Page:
I regard the theatre as the greatest of all art forms, the most immediate way in which a human being can share with another the sense of what it is to be a human being.
Having arrived in Stratford-upon-Avon (“Well, this is the Forest of Arden”) only relatively recently, I suppose, initially, I felt behoved to attend the RSC as often as I could; but, as my hearing has faded – along with neurological deficits that mean I now struggle with tonality, with the pitch of music that is new to me – I have found drama overtaking the concerts and recitals that used to be my lifeblood. In fact, it would probably be no understatement to say that I am becoming quite addicted to the theatre – both to the place, and to the performances. Nonetheless, I do appreciate how “so very fortunate” we are in having such a cornucopia of high-calibre culture on our doorstep. (Having moved here from London – with its embarras de richesses – it would be all too easy to complain of the opposite: but, by way of illustration, Compton Verney’s hoard of great art is simply a stone’s throw away; and we have – should you need an injection of superior music-making – both the Orchestra of the Swan and the City of Birmingham Symphony Orchestra within arm’s reach.)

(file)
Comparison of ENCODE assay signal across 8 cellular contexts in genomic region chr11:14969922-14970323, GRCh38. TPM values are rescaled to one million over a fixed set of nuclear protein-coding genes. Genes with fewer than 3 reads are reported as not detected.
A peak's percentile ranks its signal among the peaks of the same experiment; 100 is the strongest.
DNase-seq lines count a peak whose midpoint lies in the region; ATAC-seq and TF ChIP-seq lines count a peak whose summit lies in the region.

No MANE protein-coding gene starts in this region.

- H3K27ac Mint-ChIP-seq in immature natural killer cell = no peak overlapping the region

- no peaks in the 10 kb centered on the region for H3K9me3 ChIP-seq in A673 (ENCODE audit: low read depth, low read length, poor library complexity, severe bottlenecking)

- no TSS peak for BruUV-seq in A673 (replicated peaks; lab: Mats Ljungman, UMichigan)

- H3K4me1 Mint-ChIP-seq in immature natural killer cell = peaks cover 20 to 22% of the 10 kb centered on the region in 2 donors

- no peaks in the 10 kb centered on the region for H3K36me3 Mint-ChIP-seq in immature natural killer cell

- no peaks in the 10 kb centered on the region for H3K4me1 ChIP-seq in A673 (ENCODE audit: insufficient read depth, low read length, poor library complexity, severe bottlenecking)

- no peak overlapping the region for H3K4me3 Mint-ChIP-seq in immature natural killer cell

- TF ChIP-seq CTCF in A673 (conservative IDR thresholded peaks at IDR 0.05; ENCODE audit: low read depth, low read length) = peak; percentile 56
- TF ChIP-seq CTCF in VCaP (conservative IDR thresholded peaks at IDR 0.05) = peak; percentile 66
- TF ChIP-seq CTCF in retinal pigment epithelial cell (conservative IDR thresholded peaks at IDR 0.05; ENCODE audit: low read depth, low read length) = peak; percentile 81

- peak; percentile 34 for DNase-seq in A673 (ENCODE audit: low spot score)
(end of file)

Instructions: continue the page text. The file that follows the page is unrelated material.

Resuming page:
So it was, last night, that I found myself seated close to the stage, full of anticipation, waiting to see The Jew of Malta again. And I was not disappointed. In fact, exactly the opposite. The production seems to have relaxed into a thing of great joy: even better paced; apparently more spontaneous; and featuring a company that is obviously at ease with itself. Of course, increased familiarity with the play, and being eyeball-to-eyeball with such confident characterization – enabling me to make fresh connections, and discover previously-unrealized subtleties – may have helped; but there are, as Mrs Bard shrewdly states, some works “that benefit from more than one reading”. And this, undoubtedly, is one!
I have to say that Rhiannon Handy, stepping unto the breach as Abigail (whilst continuing her non-speaking part as ‘Attendant’), contributed greatly to this: showing a maturity and sagacity in the rôle that I am sure augurs extremely well for her future (and for the rest of the season at the Swan). The range of her delivery and facial expressions – from self-conscious to coquettish; doleful to delightful – masterfully matched Jasper Britton’s increasingly lovable rogue at every move.
Again, though, the Swan was nowhere near full: so please help in sustaining one of the very best theatres in the country – with some of our very best actors – by grabbing a ticket (or six); or even becoming a member or supporter. The Jew of Malta is on until 8 September 2015.
A novel can tell you everything you want to know about what it’s trying to say, but plays are by definition incomplete. They are instructions for performance, like musical scores, and they need players to become music…. A play’s meaning is conferred on it by the act of playing it.